Politics, Business & Culture in the Americas
Mexico

AMLO Faces a Moment of Truth in 2021

The president’s dismantling of the economy may soon come to haunt him.
Mexican President Andrés Manuel Lopez Obrador speaks during a news conference on Nov. 25. Alejandro Cegarra/Bloomberg

It is said that when Hernán Cortés landed in Mexico in 1521 and realized the difficulty ahead, the later named First Marquis of the Oaxaca Valley ordered the sinking of his own fleet to prevent the crew from abandoning the mission. And since then, when you are desperate, the popular saying “sink or burn your ships” reminds you that there is no turning back.

In a Twitter post in March I thanked previous reforms that had left Mexico on a strong footing.

“Blessed neoliberals! That left us with sound public finances, a stabilization fund for emergencies, a contingency credit line with the IMF, robust international reserves, catastrophe insurance, a catastrophe bond, as well as oil and exchange rate hedges.”

If it weren’t for all the buffers that the now infamous neoliberals made possible over decades, Mexican economic stability would be drifting away. Getting rid of those buffers is tantamount to sinking our ships. These safeguards, together with the USMCA — for which you can also credit neoliberal influence — have anchored expectations in Mexico. Those buffers are the tools that allowed the current administration to manage the huge gap between growth expectations and actual economic performance (GDP in 2019 decreased 0.3% versus an expected 2.5% growth) as well as the possibility of surviving the historic economic crisis in 2020. We must include in this economic cushion the 109 fideicomisos, dedicated funds regulated by law since 1931 that provide certainty to projects that need multiannual budgets. This year, those funds were instead used to provide the government with immediate liquidity — to the order of $3.4 billion — in detriment of existing programs including pensions, infrastructure, education, science and technology, and international cooperation.

The Central Bank projects Mexico’s GDP will shrink by 8.9% in 2020 and that debt to GDP ratio will be above 57%, or 11 percentage points more than what was approved by Congress in 2019. This would not be a dramatic increase if there had been a fiscal stimulus program. But, contrary to what the rest of the world is doing and to what the IMF, the World Bank, the OECD and the ECLAC have recommended, Mexico has been the only emerging economy and G20 member to challenge the laws of gravity and deliberately make the decision not to devote fiscal resources to assist its population at this acute time. For comparison, fiscal stimulus accounted for more than 13% of the U.S. as well as Germany’s GDP, and in Latin America, Brazil has spent the equivalent of 12% of its GDP while Colombia, Chile and Peru, have done so at the rates of 2.8%, 4.7% and 6%, respectively. The number in Mexico is shocking: The 15th largest economy in the world, with 70% of its population in a situation of vulnerability either for poverty or age reasons, has dedicated only 0.7% of its GDP to address the worst health and economic crisis in its history. The fiscal conservatism defended by President Andrés Manuel López Obrador’s (AMLO’s) government is based on the false premise that they have not taken on more debt, when the reality shows that the debt to GDP ratio will increase by $65.3 billion this year alone.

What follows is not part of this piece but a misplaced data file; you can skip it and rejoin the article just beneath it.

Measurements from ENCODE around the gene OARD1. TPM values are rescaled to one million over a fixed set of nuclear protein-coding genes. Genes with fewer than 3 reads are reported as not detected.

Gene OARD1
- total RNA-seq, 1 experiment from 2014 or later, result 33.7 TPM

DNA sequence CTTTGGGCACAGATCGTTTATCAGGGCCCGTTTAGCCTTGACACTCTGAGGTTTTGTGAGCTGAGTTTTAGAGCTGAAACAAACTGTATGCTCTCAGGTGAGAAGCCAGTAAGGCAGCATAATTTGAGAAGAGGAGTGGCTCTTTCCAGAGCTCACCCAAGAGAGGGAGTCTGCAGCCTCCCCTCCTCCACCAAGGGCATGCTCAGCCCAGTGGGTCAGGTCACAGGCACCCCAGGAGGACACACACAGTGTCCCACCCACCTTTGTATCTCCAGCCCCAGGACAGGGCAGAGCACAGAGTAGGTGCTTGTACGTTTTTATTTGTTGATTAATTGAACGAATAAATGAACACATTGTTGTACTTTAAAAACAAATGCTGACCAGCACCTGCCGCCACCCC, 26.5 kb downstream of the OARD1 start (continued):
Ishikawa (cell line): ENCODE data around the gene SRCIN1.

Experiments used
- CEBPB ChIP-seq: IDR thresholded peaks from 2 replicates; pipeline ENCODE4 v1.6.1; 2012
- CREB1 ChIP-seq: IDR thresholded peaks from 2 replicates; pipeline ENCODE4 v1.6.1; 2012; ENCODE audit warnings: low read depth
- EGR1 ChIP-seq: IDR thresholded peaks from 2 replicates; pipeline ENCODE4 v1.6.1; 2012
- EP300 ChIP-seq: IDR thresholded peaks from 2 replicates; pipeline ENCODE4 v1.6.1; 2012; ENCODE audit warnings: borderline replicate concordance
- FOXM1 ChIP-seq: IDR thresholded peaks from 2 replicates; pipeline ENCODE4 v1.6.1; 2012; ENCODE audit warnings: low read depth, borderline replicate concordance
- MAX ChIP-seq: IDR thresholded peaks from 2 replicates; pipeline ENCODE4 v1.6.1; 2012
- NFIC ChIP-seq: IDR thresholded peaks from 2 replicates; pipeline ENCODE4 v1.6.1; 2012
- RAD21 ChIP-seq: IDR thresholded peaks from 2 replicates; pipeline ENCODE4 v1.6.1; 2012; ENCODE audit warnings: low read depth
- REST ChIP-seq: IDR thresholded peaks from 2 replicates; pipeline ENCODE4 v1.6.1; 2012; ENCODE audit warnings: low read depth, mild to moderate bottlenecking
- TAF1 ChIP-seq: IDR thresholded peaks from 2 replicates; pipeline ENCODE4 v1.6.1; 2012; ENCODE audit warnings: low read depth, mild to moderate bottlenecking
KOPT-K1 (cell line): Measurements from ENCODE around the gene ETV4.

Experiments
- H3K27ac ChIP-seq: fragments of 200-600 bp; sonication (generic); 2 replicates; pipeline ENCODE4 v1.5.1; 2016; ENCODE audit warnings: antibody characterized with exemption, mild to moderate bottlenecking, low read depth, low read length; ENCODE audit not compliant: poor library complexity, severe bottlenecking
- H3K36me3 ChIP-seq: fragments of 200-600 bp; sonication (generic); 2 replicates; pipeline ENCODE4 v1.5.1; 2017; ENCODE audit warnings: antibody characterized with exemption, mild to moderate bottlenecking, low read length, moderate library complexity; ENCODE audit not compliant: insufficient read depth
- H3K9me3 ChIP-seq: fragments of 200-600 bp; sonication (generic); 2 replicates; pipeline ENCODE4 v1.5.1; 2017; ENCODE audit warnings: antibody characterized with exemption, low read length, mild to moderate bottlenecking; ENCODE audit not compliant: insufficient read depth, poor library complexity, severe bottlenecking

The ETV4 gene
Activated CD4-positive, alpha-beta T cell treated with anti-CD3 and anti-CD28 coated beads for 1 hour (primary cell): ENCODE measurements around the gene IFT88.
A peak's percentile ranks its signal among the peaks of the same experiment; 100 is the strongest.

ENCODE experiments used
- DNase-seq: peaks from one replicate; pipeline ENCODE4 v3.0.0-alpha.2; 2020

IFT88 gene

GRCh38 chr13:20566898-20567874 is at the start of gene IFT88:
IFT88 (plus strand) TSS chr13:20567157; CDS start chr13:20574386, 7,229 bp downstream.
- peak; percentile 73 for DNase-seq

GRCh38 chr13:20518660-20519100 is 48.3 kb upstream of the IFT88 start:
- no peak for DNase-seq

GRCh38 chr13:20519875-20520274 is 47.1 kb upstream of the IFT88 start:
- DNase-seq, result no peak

All the economic buffers have already been used. Mexico’s economic future is compromised, potential growth is seriously damaged, but perhaps more worrisome, no fundamental changes are foreseen in two areas that could be potential game changers: investment climate and energy. USMCA is a formidable anchor for certainty, but soon the first labor and environmental controversies will arise to test the brand-new dispute settlement mechanism with its fast-track feature and its reinvigorated panels.

The expectation was that 2021 would bring a positive surprise: As the Central Bank recalculates the country’s international reserves after a currency depreciation, in April the treasury could expect an extra injection of liquidity and an increase in the value of foreign currency denominated assets. With the exchange rate at its current level of fewer than 20 pesos per dollar, this scenario is fading away. Instead, by April we will start to witness other countries — the ones that put in place the right policies, who protected their citizens, who prioritized life, who safeguarded employment — at the dawn of sustained economic recovery while our ship takes on water.

If there is a year that will set the AMLO administration’s feet on the ground, it’s 2021. That is when he, and most importantly all Mexicans, will start to realize there are no more economic safety nets and all of our ships have sunk. The administration says it will then, in its own words, move beyond dismantling the old system. The problem is that there is no plan for construction — only a hope that the destruction of the past will bring results. This combination of lack of vision for the future and a lack of resources to implement any vision at all leads to one unfortunate conclusion: The future of Mexicans is compromised. 

Rubio is a former senator in Mexico and a former deputy minister for foreign affairs, social development and finance. (@VRubioMarquez)

ABOUT THE AUTHOR

Rubio is professor of practice at the School of Public Policy at the  London School of Economics (LSE) and senior advisor at McLarty Associates. Rubio is a former senator in Mexico and a former deputy minister for foreign affairs, social development and finance.

Tags: AMLO, Economy, Fiscal response, Mexican Economy, Mexico
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